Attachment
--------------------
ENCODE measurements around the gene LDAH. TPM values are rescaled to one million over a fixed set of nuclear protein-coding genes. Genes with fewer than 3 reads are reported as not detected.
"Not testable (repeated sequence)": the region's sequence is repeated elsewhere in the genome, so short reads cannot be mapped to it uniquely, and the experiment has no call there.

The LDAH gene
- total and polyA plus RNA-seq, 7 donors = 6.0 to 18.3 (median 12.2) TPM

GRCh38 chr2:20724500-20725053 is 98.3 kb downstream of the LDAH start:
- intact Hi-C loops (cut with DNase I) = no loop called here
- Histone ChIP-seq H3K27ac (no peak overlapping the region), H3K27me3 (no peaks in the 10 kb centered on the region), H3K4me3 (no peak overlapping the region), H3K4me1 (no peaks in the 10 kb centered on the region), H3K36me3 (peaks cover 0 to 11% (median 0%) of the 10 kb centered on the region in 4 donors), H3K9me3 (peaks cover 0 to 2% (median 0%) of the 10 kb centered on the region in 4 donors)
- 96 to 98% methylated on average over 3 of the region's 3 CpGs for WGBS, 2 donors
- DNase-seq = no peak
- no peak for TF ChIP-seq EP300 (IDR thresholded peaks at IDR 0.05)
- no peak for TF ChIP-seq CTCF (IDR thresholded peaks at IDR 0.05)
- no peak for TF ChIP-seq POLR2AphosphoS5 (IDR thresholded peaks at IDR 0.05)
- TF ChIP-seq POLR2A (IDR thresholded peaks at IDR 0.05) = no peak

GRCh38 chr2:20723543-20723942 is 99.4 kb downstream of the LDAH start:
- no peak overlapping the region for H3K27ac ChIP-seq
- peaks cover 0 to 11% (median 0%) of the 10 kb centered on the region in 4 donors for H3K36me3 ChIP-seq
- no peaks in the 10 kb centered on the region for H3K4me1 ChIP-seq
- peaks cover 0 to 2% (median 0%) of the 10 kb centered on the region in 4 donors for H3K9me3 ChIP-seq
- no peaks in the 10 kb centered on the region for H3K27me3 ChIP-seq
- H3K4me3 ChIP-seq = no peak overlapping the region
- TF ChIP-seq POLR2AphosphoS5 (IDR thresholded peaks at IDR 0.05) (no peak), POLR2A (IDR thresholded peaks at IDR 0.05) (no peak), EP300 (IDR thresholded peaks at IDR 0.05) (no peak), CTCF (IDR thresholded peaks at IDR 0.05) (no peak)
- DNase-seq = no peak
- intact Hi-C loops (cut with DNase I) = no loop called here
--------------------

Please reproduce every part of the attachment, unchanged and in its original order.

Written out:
ENCODE measurements around the gene LDAH. TPM values are rescaled to one million over a fixed set of nuclear protein-coding genes. Genes with fewer than 3 reads are reported as not detected.
"Not testable (repeated sequence)": the region's sequence is repeated elsewhere in the genome, so short reads cannot be mapped to it uniquely, and the experiment has no call there.

The LDAH gene
- total and polyA plus RNA-seq, 7 donors = 6.0 to 18.3 (median 12.2) TPM

GRCh38 chr2:20724500-20725053 is 98.3 kb downstream of the LDAH start:
- intact Hi-C loops (cut with DNase I) = no loop called here
- Histone ChIP-seq H3K27ac (no peak overlapping the region), H3K27me3 (no peaks in the 10 kb centered on the region), H3K4me3 (no peak overlapping the region), H3K4me1 (no peaks in the 10 kb centered on the region), H3K36me3 (peaks cover 0 to 11% (median 0%) of the 10 kb centered on the region in 4 donors), H3K9me3 (peaks cover 0 to 2% (median 0%) of the 10 kb centered on the region in 4 donors)
- 96 to 98% methylated on average over 3 of the region's 3 CpGs for WGBS, 2 donors
- DNase-seq = no peak
- no peak for TF ChIP-seq EP300 (IDR thresholded peaks at IDR 0.05)
- no peak for TF ChIP-seq CTCF (IDR thresholded peaks at IDR 0.05)
- no peak for TF ChIP-seq POLR2AphosphoS5 (IDR thresholded peaks at IDR 0.05)
- TF ChIP-seq POLR2A (IDR thresholded peaks at IDR 0.05) = no peak

GRCh38 chr2:20723543-20723942 is 99.4 kb downstream of the LDAH start:
- no peak overlapping the region for H3K27ac ChIP-seq
- peaks cover 0 to 11% (median 0%) of the 10 kb centered on the region in 4 donors for H3K36me3 ChIP-seq
- no peaks in the 10 kb centered on the region for H3K4me1 ChIP-seq
- peaks cover 0 to 2% (median 0%) of the 10 kb centered on the region in 4 donors for H3K9me3 ChIP-seq
- no peaks in the 10 kb centered on the region for H3K27me3 ChIP-seq
- H3K4me3 ChIP-seq = no peak overlapping the region
- TF ChIP-seq POLR2AphosphoS5 (IDR thresholded peaks at IDR 0.05) (no peak), POLR2A (IDR thresholded peaks at IDR 0.05) (no peak), EP300 (IDR thresholded peaks at IDR 0.05) (no peak), CTCF (IDR thresholded peaks at IDR 0.05) (no peak)
- DNase-seq = no peak
- intact Hi-C loops (cut with DNase I) = no loop called here